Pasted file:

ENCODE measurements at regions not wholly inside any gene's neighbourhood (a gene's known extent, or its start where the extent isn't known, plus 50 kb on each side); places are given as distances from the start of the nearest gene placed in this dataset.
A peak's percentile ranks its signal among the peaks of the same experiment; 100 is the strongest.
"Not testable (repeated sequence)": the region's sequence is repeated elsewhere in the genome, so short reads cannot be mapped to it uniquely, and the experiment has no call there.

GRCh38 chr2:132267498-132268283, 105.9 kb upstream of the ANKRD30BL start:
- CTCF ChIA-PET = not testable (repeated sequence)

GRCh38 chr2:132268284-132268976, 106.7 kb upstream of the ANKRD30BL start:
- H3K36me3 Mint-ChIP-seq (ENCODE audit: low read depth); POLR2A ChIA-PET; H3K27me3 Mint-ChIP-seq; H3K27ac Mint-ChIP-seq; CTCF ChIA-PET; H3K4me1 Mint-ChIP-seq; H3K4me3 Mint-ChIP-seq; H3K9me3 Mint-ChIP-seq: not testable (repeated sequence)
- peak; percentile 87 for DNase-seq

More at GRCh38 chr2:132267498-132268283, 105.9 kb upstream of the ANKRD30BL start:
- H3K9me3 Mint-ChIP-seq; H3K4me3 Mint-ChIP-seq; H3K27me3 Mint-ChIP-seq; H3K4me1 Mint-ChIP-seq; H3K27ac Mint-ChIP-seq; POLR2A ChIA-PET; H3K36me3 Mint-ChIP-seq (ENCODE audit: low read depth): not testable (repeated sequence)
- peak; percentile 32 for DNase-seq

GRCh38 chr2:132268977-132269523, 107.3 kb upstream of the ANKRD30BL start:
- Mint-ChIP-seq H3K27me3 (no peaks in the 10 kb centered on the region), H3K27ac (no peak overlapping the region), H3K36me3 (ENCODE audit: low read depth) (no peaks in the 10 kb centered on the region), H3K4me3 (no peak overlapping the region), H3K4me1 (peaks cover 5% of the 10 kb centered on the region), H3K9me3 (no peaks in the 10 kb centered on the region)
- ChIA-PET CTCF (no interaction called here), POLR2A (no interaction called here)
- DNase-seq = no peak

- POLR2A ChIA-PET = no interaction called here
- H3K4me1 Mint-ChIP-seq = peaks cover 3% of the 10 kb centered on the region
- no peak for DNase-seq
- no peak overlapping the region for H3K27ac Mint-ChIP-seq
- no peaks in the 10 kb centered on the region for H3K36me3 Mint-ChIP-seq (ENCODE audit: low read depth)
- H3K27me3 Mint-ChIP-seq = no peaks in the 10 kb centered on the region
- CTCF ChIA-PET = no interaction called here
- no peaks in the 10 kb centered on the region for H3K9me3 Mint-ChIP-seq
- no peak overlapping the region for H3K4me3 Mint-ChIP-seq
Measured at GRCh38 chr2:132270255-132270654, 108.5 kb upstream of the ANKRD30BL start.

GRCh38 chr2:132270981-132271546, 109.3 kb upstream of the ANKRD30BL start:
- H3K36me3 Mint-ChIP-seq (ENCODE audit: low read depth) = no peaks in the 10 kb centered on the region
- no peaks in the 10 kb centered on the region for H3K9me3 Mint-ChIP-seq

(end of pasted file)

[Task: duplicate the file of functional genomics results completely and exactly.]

ENCODE measurements at regions not wholly inside any gene's neighbourhood (a gene's known extent, or its start where the extent isn't known, plus 50 kb on each side); places are given as distances from the start of the nearest gene placed in this dataset.
A peak's percentile ranks its signal among the peaks of the same experiment; 100 is the strongest.
"Not testable (repeated sequence)": the region's sequence is repeated elsewhere in the genome, so short reads cannot be mapped to it uniquely, and the experiment has no call there.

GRCh38 chr2:132267498-132268283, 105.9 kb upstream of the ANKRD30BL start:
- CTCF ChIA-PET = not testable (repeated sequence)

GRCh38 chr2:132268284-132268976, 106.7 kb upstream of the ANKRD30BL start:
- H3K36me3 Mint-ChIP-seq (ENCODE audit: low read depth); POLR2A ChIA-PET; H3K27me3 Mint-ChIP-seq; H3K27ac Mint-ChIP-seq; CTCF ChIA-PET; H3K4me1 Mint-ChIP-seq; H3K4me3 Mint-ChIP-seq; H3K9me3 Mint-ChIP-seq: not testable (repeated sequence)
- peak; percentile 87 for DNase-seq

More at GRCh38 chr2:132267498-132268283, 105.9 kb upstream of the ANKRD30BL start:
- H3K9me3 Mint-ChIP-seq; H3K4me3 Mint-ChIP-seq; H3K27me3 Mint-ChIP-seq; H3K4me1 Mint-ChIP-seq; H3K27ac Mint-ChIP-seq; POLR2A ChIA-PET; H3K36me3 Mint-ChIP-seq (ENCODE audit: low read depth): not testable (repeated sequence)
- peak; percentile 32 for DNase-seq

GRCh38 chr2:132268977-132269523, 107.3 kb upstream of the ANKRD30BL start:
- Mint-ChIP-seq H3K27me3 (no peaks in the 10 kb centered on the region), H3K27ac (no peak overlapping the region), H3K36me3 (ENCODE audit: low read depth) (no peaks in the 10 kb centered on the region), H3K4me3 (no peak overlapping the region), H3K4me1 (peaks cover 5% of the 10 kb centered on the region), H3K9me3 (no peaks in the 10 kb centered on the region)
- ChIA-PET CTCF (no interaction called here), POLR2A (no interaction called here)
- DNase-seq = no peak

- POLR2A ChIA-PET = no interaction called here
- H3K4me1 Mint-ChIP-seq = peaks cover 3% of the 10 kb centered on the region
- no peak for DNase-seq
- no peak overlapping the region for H3K27ac Mint-ChIP-seq
- no peaks in the 10 kb centered on the region for H3K36me3 Mint-ChIP-seq (ENCODE audit: low read depth)
- H3K27me3 Mint-ChIP-seq = no peaks in the 10 kb centered on the region
- CTCF ChIA-PET = no interaction called here
- no peaks in the 10 kb centered on the region for H3K9me3 Mint-ChIP-seq
- no peak overlapping the region for H3K4me3 Mint-ChIP-seq
Measured at GRCh38 chr2:132270255-132270654, 108.5 kb upstream of the ANKRD30BL start.

GRCh38 chr2:132270981-132271546, 109.3 kb upstream of the ANKRD30BL start:
- H3K36me3 Mint-ChIP-seq (ENCODE audit: low read depth) = no peaks in the 10 kb centered on the region
- no peaks in the 10 kb centered on the region for H3K9me3 Mint-ChIP-seq